Categorized | Blog

Keeping up appearances

I’m not sure if I’ve mentioned that when I’m not writing the SheEO blog, I’m also a farmer.  True!  So I’m writing this blog from the farm where I’m spending a few day away from the hustle and bustle.  Partly because I’ve been off crook, partly because I’m adoring a new set of twin lambs born on Monday, and partly because – to be frank – I love that out here I don’t have to keep up any appearances.  The animals don’t notice if I’ve styled my hair, put on makeup or if I’m wearing that same outfit, again!

But in corporate and public life, quite the opposite is true for women at the top.  It shouldn’t be the case that appearances matter, but from my experiences and observations it is.  Never mind that half the blokes I’ve worked with wouldn’t know style if they bumped into it, their fashion faux pas seem to go unnoticed.  Yet women are expected to be smart (but not too smart), sophisticated (but not snobbish) and suitably styled (but definitely not slutty) before they’ll be taken seriously.

Where does this double standard come from and why have we become slaves to it?  Even Lois Frankel of Nice Girls fame wouldn’t dare step onto the stage at one of her keynote speeches without looking perfectly groomed (I’ve seen her – it’s true!)  Certainly there’s pressures from the media and external environment and I was reminded of this yesterday when my friend Deane sent me this YouTube link direct from New York.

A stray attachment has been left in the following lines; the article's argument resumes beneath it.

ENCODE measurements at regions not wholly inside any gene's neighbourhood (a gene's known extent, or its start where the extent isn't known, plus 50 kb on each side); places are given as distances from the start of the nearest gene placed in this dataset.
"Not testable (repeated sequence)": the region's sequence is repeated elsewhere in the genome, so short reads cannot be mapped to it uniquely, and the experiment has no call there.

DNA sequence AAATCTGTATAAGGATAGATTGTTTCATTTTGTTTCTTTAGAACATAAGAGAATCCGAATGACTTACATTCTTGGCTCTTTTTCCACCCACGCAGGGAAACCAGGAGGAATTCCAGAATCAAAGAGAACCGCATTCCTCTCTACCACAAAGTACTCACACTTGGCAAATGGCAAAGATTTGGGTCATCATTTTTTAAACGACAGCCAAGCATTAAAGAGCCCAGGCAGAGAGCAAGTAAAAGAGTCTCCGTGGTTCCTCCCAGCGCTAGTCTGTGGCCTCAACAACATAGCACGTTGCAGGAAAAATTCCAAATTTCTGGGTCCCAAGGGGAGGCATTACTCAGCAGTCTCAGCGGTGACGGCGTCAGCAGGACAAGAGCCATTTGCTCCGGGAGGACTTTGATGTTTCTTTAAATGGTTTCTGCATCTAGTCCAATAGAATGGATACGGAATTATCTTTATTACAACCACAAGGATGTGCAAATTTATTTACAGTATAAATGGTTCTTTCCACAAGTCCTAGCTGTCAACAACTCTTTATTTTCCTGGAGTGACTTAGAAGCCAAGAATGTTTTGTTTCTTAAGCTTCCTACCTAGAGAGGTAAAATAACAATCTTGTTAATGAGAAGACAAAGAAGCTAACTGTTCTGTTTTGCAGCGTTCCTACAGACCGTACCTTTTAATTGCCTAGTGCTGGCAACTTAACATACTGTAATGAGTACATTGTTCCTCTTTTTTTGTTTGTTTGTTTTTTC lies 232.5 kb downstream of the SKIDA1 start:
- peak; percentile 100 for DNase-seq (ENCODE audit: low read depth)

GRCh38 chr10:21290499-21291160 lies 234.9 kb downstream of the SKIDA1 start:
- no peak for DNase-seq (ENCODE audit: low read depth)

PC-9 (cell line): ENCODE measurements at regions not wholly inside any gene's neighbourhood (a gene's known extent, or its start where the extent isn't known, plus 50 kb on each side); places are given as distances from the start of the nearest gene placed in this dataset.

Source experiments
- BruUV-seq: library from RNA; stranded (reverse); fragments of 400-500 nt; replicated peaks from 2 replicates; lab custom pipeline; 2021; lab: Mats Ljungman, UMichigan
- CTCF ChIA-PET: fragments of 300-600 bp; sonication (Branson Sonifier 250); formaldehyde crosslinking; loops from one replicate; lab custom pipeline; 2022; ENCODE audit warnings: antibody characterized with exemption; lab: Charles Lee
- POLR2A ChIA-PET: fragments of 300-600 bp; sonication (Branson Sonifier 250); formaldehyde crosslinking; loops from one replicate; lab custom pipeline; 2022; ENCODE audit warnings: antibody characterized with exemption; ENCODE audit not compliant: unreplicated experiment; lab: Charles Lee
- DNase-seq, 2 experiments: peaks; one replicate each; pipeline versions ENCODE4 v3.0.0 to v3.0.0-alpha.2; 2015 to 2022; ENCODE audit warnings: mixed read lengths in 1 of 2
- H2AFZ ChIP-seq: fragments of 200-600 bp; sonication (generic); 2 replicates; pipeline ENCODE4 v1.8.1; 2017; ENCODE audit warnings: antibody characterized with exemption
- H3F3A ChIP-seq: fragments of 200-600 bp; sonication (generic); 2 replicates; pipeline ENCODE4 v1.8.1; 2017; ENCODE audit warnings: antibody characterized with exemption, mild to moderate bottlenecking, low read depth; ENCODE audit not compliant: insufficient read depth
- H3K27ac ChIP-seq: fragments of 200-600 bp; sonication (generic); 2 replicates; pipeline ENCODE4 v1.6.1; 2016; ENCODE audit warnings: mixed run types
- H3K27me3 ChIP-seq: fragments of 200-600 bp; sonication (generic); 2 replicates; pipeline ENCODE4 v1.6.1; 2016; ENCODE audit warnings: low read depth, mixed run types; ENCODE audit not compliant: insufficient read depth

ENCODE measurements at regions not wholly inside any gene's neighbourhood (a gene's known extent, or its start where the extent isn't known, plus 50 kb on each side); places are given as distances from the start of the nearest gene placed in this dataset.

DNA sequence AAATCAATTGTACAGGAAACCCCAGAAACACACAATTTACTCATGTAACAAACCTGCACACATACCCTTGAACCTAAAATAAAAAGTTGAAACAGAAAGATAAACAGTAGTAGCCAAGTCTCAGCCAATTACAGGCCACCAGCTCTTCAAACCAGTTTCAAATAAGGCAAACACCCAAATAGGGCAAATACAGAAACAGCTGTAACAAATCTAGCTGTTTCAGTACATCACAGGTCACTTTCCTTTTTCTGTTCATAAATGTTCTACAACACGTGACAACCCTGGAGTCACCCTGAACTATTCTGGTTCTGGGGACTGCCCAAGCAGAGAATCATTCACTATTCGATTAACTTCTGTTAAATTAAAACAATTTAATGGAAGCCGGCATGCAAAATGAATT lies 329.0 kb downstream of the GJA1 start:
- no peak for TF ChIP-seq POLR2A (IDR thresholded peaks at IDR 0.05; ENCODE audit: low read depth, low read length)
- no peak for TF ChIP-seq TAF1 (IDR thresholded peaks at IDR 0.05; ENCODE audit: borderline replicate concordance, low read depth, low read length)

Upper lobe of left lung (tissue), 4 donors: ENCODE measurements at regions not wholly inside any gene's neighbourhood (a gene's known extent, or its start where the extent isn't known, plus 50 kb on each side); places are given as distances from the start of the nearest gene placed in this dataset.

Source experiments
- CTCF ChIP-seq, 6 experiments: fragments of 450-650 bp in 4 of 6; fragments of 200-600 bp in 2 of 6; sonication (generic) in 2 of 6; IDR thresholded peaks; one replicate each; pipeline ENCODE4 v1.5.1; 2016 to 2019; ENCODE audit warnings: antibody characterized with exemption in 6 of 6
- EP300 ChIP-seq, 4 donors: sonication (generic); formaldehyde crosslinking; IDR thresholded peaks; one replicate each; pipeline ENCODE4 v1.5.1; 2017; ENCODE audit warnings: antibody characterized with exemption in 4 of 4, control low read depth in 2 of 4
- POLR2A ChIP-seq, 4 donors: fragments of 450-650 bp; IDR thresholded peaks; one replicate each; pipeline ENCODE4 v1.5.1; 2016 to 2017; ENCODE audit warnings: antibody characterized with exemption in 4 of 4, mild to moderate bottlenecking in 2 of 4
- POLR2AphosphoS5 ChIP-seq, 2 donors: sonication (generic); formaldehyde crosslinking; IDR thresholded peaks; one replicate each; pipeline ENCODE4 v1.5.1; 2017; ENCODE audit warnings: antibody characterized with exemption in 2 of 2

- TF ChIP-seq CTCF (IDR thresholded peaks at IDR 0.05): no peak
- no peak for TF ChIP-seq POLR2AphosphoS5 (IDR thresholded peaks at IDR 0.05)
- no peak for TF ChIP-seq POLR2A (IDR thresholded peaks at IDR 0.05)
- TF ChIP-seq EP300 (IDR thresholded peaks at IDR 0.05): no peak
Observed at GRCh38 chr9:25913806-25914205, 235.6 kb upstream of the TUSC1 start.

Wherever it stemmed from, it’s infiltrated our workplace culture and our thinking.  I recall at a women’s networking event a couple of years ago an up and coming leader was sharing her views on leadership and board aspirations.  Midway through her presentation, the female investment banker sitting next to me whispered “she’ll have to do something with that hair if she wants to be taken seriously”.  Clearly the same standards don’t apply to Donald Trump and his comb-over!

I know we’re all dealing with time pressures, with most women burdened with the lion’s share of domestic duties on topic of their working week.  So it seems even more unjust that we’re expected to spend more of our precious time in the hair and makeup greenroom than men before we step onto the leadership stage.  I take my hat off to those women who are prepared to go natural, but personally I’ve found it easier to simply think of it as part of my corporate coat of armour.  So while I don’t like it, I realise that my presentation is going to be assessed at every opportunity and I take that into account in my preparation and negotiations.

I’m not sure what the solution to this problem is – or if indeed it is a problem at all.  I’m just glad that today I am here, hours away from CorporateLand, communicating with the virtual world without a veneer of external perfection.  Bliss!


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